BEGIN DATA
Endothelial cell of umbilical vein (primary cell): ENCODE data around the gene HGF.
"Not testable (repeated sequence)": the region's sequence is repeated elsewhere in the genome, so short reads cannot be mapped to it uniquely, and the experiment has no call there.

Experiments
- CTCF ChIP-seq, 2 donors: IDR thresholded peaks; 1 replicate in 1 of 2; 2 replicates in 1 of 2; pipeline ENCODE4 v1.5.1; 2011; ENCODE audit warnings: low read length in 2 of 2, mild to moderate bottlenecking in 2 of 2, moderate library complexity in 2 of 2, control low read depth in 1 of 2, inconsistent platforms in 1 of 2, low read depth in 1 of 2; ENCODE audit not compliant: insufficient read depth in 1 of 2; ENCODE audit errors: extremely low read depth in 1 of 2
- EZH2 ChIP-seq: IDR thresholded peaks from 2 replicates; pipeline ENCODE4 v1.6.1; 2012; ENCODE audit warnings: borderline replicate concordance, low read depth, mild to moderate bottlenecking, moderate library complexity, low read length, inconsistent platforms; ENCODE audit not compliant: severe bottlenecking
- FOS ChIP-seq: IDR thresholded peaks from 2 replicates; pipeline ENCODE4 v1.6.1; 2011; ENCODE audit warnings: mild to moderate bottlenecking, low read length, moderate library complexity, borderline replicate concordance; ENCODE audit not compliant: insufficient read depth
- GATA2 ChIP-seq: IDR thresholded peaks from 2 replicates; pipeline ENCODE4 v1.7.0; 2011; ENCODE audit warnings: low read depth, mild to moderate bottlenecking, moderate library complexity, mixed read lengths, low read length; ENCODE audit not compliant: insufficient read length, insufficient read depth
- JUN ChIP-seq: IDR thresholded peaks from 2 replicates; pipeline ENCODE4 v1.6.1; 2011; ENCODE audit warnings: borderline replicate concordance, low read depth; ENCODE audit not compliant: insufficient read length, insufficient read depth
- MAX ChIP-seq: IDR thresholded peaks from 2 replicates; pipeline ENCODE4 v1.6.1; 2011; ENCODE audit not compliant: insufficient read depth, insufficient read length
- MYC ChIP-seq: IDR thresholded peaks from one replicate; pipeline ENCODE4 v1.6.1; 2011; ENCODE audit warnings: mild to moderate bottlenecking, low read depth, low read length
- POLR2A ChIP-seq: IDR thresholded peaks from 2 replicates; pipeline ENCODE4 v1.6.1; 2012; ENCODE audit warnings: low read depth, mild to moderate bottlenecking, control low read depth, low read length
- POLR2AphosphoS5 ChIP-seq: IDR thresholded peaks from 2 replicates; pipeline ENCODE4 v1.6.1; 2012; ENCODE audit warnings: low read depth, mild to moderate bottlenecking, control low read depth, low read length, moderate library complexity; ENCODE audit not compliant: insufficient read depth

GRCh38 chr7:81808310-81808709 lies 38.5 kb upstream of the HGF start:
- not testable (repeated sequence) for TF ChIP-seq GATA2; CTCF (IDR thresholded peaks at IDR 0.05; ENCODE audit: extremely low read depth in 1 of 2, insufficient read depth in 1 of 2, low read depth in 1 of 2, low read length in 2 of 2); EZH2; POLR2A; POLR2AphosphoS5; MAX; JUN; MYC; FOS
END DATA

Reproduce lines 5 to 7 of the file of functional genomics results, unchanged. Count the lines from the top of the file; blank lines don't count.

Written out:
- EZH2 ChIP-seq: IDR thresholded peaks from 2 replicates; pipeline ENCODE4 v1.6.1; 2012; ENCODE audit warnings: borderline replicate concordance, low read depth, mild to moderate bottlenecking, moderate library complexity, low read length, inconsistent platforms; ENCODE audit not compliant: severe bottlenecking
- FOS ChIP-seq: IDR thresholded peaks from 2 replicates; pipeline ENCODE4 v1.6.1; 2011; ENCODE audit warnings: mild to moderate bottlenecking, low read length, moderate library complexity, borderline replicate concordance; ENCODE audit not compliant: insufficient read depth
- GATA2 ChIP-seq: IDR thresholded peaks from 2 replicates; pipeline ENCODE4 v1.7.0; 2011; ENCODE audit warnings: low read depth, mild to moderate bottlenecking, moderate library complexity, mixed read lengths, low read length; ENCODE audit not compliant: insufficient read length, insufficient read depth